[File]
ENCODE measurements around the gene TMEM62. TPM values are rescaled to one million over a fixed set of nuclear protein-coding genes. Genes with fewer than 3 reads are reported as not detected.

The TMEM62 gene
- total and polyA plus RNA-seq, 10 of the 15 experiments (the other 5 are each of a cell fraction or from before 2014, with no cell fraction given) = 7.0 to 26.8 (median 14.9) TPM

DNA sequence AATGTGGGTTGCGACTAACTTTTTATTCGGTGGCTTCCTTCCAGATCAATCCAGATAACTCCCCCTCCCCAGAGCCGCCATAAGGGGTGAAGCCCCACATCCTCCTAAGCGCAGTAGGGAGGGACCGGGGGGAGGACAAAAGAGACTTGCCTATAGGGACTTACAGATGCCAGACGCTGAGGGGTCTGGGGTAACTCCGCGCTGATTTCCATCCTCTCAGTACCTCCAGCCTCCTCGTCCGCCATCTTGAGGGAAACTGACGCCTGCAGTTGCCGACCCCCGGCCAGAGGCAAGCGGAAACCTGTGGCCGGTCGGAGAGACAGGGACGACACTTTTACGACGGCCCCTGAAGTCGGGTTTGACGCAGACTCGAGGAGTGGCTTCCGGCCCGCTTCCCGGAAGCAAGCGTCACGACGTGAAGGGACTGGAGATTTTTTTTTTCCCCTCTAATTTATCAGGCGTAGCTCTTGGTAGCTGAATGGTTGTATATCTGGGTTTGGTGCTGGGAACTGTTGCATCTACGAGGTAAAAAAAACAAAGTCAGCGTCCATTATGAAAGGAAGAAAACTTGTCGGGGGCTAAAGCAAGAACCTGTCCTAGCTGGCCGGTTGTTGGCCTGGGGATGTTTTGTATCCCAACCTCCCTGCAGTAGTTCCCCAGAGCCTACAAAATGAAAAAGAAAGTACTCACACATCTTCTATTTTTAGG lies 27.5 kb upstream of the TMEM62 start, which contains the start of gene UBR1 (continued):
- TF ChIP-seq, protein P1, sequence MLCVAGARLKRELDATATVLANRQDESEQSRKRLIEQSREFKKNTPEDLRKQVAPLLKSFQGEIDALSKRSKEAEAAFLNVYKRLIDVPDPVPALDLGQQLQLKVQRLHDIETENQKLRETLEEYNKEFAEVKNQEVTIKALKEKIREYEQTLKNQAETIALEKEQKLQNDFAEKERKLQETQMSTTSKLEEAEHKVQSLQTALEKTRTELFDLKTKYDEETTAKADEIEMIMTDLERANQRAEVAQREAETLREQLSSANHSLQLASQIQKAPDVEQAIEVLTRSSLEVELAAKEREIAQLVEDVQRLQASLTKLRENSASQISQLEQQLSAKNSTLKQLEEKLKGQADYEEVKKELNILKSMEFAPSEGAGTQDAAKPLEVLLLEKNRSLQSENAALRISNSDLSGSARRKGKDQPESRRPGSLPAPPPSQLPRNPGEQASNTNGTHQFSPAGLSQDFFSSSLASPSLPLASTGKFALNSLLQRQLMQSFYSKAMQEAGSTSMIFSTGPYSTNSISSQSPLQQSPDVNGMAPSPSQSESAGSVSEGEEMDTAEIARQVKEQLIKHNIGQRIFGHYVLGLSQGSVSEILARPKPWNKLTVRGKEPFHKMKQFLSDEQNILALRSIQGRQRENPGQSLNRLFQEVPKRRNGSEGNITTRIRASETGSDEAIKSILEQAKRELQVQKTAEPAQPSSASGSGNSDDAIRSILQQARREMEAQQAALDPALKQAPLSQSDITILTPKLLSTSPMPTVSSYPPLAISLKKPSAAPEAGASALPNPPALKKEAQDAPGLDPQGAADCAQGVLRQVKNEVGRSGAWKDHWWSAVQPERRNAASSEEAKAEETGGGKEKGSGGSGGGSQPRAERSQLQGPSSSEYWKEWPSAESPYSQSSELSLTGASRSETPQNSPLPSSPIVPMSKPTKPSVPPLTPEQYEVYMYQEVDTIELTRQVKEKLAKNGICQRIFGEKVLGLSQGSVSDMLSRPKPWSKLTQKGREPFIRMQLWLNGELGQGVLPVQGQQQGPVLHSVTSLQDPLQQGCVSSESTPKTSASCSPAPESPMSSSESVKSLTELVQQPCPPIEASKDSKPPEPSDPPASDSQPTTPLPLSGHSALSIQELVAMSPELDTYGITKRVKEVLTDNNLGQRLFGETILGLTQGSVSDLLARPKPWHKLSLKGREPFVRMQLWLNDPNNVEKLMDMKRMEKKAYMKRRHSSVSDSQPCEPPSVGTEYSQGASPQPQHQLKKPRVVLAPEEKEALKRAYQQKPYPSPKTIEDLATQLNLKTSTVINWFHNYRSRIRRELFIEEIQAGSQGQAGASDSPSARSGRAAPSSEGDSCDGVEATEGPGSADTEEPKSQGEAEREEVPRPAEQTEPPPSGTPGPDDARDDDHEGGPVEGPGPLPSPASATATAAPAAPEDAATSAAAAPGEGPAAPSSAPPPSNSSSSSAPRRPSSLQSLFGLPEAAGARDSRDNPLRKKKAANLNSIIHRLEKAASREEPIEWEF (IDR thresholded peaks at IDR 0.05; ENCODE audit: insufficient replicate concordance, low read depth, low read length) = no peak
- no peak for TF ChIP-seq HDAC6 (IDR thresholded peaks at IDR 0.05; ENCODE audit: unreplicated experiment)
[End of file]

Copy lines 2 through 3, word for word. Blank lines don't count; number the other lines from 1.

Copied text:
The TMEM62 gene
- total and polyA plus RNA-seq, 10 of the 15 experiments (the other 5 are each of a cell fraction or from before 2014, with no cell fraction given) = 7.0 to 26.8 (median 14.9) TPM